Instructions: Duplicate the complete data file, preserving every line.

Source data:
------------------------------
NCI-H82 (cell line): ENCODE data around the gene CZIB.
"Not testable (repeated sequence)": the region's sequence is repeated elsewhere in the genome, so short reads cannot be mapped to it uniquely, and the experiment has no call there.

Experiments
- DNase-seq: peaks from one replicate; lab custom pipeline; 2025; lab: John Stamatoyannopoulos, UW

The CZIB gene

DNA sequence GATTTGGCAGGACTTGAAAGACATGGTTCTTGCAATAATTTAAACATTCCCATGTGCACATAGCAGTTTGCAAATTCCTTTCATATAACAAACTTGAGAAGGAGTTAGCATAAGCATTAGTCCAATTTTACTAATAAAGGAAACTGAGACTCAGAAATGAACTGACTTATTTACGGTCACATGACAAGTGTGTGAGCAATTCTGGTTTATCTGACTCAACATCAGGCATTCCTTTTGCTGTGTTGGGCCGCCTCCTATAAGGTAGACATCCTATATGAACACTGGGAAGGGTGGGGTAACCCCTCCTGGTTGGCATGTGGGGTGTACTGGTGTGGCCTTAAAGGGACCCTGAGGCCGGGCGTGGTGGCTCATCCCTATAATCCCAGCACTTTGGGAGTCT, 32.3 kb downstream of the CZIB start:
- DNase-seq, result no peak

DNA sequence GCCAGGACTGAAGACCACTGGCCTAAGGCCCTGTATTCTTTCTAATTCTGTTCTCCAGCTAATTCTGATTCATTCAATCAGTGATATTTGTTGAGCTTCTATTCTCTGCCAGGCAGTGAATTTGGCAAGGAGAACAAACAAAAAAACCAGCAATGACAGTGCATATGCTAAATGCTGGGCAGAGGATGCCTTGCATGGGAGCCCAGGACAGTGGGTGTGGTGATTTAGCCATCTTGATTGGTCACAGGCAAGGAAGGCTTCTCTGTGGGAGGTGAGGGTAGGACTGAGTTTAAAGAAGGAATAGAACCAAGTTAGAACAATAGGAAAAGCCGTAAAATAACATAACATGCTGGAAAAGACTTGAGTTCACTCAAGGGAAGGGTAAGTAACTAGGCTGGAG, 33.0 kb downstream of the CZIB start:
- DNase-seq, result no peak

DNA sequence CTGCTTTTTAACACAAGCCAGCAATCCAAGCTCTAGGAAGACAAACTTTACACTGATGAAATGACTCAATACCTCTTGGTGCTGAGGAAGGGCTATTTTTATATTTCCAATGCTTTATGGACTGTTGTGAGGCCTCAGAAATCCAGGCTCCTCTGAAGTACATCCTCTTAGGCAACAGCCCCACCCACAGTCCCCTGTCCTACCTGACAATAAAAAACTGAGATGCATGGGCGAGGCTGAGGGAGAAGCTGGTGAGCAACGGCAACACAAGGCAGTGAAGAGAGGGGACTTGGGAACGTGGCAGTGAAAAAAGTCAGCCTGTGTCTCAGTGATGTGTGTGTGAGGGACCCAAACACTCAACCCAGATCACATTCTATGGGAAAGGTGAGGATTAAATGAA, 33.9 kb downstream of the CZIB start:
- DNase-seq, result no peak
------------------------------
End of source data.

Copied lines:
NCI-H82 (cell line): ENCODE data around the gene CZIB.
"Not testable (repeated sequence)": the region's sequence is repeated elsewhere in the genome, so short reads cannot be mapped to it uniquely, and the experiment has no call there.

Experiments
- DNase-seq: peaks from one replicate; lab custom pipeline; 2025; lab: John Stamatoyannopoulos, UW

The CZIB gene

DNA sequence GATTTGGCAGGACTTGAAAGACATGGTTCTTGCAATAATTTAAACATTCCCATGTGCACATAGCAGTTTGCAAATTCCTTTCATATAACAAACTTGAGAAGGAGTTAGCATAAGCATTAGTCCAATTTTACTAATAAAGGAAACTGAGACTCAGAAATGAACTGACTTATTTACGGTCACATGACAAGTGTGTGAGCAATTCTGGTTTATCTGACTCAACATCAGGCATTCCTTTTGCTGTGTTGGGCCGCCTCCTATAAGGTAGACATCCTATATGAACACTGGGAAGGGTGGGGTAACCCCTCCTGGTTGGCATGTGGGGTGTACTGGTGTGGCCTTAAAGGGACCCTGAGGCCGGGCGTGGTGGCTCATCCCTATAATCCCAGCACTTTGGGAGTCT, 32.3 kb downstream of the CZIB start:
- DNase-seq, result no peak

DNA sequence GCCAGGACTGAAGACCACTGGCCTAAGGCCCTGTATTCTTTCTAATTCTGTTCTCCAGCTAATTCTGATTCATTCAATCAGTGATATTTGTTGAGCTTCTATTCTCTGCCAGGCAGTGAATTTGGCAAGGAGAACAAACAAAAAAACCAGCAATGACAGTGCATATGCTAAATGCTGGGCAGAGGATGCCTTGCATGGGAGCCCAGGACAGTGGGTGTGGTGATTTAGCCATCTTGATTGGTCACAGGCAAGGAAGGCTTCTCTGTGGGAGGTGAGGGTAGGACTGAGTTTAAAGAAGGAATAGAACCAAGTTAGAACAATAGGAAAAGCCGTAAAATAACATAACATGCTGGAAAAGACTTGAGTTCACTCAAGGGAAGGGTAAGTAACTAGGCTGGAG, 33.0 kb downstream of the CZIB start:
- DNase-seq, result no peak

DNA sequence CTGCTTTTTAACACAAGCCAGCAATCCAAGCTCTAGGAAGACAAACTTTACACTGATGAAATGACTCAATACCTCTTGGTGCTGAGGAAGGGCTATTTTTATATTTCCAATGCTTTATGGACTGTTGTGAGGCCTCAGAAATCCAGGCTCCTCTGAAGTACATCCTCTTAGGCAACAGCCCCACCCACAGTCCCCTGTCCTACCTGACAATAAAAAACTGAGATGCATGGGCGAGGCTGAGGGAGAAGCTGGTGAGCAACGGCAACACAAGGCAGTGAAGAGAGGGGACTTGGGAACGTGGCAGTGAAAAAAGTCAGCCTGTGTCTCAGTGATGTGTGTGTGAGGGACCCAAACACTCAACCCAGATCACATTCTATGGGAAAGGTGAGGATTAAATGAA, 33.9 kb downstream of the CZIB start:
- DNase-seq, result no peak